Two DNA oligomers, containing etheno-cytidine or an abasic pyrrolidine, are reported in the literature to show potent AAG inhibition in vitro. Unfortunately, their size and the charged nature of DNA chains makes them unsuitable for use as potential drug leads in vivo, as they would show low membrane permeability and face degradation by nucleases. However, the motifs present in these oligomers, together with examination of the enzyme active site, led to the conception of two types of small drug-like pyrrolidine-based inhibitor candidates termed 2-(hydroxymethyl)pyrrolidines and 4-(hydroxymethyl)pyrrolidines.
The synthetic routes to these inhibitor candidates have been studied and optimised. That to the 2-(hydroxymethyl)pyrrolidines failed at the final step of attachment of DNA base-mimicking aryl groups. However, five 4-(hydroxymethyl)pyrrolidines nucleoside mimetics were successfully synthesised, bearing imidazole and pyridine groups to represent a DNA base. These were subsequently tested in vitro against AAG in a surface-bound hairpin loop colorimetric DNA oligomer assay. The most promising candidate, (+)-395, showed an IC50 of 157 µM corresponding to a ligand efficiency of 0.37 kcal·mol-1·heavy atom-1. Due to its low molecular weight (197 g·mol-1), this inhibitor constitutes a viable starting point for a future lead optimisation programme.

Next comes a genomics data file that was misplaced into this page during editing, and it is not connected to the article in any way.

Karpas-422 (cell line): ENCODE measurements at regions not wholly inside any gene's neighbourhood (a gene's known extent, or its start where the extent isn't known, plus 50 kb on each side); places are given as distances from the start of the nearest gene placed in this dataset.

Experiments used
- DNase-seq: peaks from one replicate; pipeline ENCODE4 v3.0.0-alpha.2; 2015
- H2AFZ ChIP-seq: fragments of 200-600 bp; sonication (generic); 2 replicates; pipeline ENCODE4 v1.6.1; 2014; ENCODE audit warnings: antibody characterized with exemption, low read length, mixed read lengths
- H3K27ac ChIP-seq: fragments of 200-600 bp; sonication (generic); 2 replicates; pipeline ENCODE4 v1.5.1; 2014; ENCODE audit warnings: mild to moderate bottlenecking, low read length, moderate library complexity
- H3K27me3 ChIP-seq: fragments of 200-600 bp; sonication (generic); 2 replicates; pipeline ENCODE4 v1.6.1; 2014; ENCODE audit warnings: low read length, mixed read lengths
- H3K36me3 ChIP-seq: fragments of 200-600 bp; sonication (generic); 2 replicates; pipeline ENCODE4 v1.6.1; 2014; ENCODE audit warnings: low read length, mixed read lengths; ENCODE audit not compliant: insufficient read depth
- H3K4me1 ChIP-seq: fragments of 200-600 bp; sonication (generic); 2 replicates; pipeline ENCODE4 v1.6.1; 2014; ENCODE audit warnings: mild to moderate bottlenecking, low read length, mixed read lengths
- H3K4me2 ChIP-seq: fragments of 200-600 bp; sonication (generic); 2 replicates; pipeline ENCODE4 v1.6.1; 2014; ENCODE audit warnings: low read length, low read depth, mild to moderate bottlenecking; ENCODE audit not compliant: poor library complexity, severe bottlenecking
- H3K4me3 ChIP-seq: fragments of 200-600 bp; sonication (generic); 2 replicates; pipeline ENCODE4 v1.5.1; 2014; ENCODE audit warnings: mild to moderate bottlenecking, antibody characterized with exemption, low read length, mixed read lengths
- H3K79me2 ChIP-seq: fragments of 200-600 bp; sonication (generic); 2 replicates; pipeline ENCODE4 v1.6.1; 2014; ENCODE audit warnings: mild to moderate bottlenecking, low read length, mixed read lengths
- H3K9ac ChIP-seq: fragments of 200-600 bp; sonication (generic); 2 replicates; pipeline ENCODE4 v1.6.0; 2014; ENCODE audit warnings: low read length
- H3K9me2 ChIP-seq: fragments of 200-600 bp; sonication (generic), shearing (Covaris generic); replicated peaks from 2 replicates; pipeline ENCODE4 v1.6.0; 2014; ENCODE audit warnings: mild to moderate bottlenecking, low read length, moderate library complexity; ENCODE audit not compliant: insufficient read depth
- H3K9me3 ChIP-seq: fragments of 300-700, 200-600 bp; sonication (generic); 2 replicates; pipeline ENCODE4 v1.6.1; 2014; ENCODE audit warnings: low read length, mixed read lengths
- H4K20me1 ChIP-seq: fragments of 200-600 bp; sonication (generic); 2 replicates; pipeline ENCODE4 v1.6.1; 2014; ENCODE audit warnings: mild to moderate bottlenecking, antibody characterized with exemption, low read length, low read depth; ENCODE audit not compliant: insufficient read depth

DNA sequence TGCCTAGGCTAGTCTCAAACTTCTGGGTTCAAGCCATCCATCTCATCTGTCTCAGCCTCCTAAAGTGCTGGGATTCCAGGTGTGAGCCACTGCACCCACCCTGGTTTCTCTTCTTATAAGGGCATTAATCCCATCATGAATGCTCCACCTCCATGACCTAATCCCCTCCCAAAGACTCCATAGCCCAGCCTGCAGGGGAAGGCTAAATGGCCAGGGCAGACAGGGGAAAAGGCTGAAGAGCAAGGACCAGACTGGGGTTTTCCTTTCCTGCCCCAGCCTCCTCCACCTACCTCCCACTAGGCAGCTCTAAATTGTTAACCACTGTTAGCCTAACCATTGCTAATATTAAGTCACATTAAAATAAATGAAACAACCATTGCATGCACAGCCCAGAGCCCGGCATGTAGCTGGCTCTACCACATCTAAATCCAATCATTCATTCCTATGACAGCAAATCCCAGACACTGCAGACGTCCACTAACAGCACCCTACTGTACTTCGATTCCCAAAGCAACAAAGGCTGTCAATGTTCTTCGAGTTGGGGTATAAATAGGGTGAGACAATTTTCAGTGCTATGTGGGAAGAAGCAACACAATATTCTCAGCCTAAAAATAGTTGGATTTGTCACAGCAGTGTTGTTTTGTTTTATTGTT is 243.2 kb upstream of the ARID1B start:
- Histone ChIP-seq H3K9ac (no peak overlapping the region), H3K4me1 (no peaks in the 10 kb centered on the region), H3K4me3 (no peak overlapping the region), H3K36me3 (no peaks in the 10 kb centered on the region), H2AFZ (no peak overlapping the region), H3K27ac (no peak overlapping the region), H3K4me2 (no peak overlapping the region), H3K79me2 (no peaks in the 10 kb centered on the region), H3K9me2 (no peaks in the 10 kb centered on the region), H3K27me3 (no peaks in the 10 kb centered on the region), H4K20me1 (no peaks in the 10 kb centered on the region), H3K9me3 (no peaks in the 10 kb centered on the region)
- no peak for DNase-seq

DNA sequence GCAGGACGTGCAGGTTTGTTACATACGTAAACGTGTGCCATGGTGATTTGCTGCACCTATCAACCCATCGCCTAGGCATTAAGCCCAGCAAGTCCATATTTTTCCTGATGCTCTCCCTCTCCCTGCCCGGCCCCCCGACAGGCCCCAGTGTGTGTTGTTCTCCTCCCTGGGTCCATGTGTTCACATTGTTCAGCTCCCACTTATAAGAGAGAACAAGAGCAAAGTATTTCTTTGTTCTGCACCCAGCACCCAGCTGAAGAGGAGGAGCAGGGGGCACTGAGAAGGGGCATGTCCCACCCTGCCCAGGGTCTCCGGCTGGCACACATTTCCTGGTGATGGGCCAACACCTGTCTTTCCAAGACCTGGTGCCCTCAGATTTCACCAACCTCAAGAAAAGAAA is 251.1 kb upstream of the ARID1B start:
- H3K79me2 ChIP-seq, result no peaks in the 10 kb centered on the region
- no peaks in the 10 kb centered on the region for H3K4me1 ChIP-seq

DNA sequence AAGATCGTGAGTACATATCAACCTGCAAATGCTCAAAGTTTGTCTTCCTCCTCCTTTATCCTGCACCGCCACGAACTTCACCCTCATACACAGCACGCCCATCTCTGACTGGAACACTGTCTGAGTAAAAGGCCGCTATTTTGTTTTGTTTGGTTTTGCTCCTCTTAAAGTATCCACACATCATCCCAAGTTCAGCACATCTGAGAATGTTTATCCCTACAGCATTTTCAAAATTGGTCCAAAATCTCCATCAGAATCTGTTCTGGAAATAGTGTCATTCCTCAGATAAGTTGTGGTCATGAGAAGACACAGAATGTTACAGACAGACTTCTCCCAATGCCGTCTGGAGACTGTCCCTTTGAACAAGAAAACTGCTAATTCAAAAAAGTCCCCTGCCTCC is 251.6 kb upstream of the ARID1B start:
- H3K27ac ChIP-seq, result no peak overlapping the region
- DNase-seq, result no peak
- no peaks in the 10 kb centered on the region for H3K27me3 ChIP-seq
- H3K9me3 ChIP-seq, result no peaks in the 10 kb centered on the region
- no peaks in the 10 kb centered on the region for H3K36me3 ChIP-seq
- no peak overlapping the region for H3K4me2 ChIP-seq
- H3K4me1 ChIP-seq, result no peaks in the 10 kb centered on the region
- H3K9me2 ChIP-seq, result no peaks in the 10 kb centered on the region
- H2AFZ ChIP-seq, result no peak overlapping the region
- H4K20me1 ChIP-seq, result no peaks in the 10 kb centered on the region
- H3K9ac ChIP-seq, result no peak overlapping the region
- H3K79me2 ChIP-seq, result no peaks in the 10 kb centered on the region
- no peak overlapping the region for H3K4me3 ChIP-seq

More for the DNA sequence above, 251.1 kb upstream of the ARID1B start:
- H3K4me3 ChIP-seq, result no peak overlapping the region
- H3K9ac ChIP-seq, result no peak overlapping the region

In order to do that, the QSPR models were tested over a series of internal and external validation tests to explore their internal and external predictivity, prior to experimental validations which were performed later and reported in Chapter 7. The internal and external validations found out that the discrepancy in the general model (GM) which was initially thought to be a drawback to the model?s performance was actually not, as it does not compromise the model?s prediction accuracy, both internally and externally. The validation process also found that one of the structure-specific models, Ph-M (aniline-based benzoxazines) is externally predictive whilst another structure-specific model, the Ace-M (acetylenic-based polybenzoxazines) is not internally and externally predictive due to the too small training set that affects its predictivity performance.